In separate incidents, two Minnesota Department of Natural Resources officers have freed whitetail bucks in recent days — using firepower.

In Cook County, CO Darin Fagerman of Grand Marais received a call of a buck with its antlers wrapped in a hammock.

“It was dark and the deer was extremely tangled in the hammock, but the buck was still on its feet and able to move,” Fagerman said.

Killing the deer was the last thing he wanted to do, Fagerman said, but after surveying the situation he saw no alternatives.

Approaching the deer with his sidearm, he shot, intending to kill the deer. But he missed when the buck pulled back at the last moment. 

 Which was lucky for the deer.

“The gunshot startled the buck, which then pulled straight back on the hammock, exposing about two inches of the antler just above the base of the head,” Fagerman said. “Thankfully, the buck stayed still and I was then able to shoot the antler off. The deer, wasting no time, then ran off into the darkness,” Fagerman said.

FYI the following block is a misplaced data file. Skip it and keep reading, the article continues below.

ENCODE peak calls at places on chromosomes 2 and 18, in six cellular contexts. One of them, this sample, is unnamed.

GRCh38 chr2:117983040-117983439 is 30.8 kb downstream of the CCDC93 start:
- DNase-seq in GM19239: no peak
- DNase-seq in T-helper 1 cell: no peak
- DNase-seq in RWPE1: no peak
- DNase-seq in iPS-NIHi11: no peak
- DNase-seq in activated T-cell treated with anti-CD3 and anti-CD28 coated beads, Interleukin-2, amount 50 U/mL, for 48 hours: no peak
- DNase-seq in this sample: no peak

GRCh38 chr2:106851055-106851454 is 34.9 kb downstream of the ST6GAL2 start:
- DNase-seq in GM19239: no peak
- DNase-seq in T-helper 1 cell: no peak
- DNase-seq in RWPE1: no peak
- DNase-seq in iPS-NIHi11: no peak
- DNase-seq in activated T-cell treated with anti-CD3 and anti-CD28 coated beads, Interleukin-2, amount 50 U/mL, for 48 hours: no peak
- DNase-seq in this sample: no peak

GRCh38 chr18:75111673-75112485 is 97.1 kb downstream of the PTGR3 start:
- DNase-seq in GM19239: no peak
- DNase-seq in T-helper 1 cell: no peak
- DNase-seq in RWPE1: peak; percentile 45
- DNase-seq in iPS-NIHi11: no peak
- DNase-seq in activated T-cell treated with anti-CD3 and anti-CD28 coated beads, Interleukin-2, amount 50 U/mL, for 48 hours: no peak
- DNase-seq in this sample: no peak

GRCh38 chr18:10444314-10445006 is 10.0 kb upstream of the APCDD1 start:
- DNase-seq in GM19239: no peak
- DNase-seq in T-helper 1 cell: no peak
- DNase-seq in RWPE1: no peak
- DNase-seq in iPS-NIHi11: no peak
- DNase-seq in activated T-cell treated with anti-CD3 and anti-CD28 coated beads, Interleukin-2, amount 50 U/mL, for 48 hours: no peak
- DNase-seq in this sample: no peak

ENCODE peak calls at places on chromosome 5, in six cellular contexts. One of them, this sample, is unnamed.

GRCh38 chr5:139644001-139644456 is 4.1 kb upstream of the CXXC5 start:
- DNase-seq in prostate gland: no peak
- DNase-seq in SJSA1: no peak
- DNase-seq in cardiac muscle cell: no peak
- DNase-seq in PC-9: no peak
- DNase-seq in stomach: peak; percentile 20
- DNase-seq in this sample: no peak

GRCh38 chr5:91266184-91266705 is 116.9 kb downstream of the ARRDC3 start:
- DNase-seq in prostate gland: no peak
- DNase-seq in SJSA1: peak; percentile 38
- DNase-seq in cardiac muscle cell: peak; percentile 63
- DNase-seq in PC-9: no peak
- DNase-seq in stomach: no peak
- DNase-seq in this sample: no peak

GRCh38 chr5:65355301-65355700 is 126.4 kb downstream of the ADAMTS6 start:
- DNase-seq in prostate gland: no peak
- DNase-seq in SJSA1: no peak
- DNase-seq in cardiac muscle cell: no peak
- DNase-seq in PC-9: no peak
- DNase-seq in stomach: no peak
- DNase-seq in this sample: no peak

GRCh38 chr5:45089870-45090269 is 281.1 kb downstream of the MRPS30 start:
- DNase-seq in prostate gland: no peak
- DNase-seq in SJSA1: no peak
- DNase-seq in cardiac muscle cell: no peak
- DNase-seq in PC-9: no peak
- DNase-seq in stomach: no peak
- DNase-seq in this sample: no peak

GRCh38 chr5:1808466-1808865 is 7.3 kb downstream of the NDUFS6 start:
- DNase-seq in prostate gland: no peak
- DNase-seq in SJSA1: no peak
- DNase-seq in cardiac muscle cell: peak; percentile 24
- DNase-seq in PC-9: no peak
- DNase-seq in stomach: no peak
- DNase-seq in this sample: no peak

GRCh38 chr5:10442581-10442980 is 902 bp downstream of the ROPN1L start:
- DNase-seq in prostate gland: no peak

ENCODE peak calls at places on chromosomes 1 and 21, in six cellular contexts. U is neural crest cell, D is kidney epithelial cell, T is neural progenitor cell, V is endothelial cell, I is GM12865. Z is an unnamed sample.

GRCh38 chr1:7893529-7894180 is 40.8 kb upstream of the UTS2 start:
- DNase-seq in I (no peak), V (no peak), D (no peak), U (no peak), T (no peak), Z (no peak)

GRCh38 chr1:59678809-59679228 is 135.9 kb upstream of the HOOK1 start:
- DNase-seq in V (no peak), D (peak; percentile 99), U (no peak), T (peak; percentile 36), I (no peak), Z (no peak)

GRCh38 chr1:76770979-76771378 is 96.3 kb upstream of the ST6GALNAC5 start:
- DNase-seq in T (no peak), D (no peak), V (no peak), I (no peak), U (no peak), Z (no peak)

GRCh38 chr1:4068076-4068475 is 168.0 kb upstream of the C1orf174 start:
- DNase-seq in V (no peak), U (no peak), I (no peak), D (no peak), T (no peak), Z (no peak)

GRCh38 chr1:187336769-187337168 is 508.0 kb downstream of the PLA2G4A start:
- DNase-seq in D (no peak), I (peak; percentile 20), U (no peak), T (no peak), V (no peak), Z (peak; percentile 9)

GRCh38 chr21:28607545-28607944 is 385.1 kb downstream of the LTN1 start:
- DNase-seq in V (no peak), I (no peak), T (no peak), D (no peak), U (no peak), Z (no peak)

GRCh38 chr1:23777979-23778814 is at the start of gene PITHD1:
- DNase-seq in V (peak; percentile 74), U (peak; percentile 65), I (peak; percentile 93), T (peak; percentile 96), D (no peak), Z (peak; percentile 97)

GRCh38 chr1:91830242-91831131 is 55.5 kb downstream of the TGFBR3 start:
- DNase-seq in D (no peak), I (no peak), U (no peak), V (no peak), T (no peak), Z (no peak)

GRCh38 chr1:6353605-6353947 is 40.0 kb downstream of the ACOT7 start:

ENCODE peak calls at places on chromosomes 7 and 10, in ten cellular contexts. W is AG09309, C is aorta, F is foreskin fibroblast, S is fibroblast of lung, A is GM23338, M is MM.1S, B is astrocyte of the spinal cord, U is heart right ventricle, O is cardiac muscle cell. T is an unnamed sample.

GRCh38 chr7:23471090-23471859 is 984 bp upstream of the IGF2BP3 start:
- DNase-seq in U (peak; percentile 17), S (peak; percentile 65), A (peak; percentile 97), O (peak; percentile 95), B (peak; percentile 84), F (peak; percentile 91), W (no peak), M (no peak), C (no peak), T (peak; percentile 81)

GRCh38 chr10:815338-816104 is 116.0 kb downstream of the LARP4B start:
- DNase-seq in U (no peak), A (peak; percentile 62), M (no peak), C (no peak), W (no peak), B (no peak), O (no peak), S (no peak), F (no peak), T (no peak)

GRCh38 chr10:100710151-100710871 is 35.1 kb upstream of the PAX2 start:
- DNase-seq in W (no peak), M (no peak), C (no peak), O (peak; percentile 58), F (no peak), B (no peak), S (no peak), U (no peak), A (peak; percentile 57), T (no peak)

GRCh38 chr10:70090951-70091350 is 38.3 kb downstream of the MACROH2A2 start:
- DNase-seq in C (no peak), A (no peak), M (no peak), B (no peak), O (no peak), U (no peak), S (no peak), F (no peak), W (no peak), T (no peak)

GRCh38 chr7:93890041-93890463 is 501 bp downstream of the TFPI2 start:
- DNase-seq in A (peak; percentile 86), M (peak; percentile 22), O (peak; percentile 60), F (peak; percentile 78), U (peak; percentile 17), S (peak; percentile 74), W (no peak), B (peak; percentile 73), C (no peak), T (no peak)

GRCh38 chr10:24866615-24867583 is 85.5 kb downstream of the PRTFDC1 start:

“Conservation officers never know what they may encounter.”

The second buck-saving incident occurred when CO Jeremy Woinarowicz of Thief River Falls answered a call Dec. 28 that two bucks were locked up by their antlers in a field near Warren in Polk County.

When Woinarowicz arrived at the scene, he saw that the larger buck had already died and the live buck was frantically trying to break free.

“I did not have any assistance and I did not want the buck to stay attached any longer. I recalled that several years ago CO Greg Oldakowski of Wadena used his sidearm to shoot the antlers and free a couple of bucks that were locked together,” Woinarowicz said.

“I didn’t know if the buck that was still alive would survive the stress of roping, hog tying and sawing of antlers, so I decided to use the ‘Oldakowski Method.’ ”

That method resulted in some of the bucks' tines being shot off. But the live deer still wasn't free.

A bigger gun was needed.

“I retrieved my duty shotgun from my patrol vehicle. A single well-placed slug on the dead buck’s antlers did the trick. The antlers flew apart and the live buck bounded away with one antler attached, and lived to fight another day,” Woinarowicz said.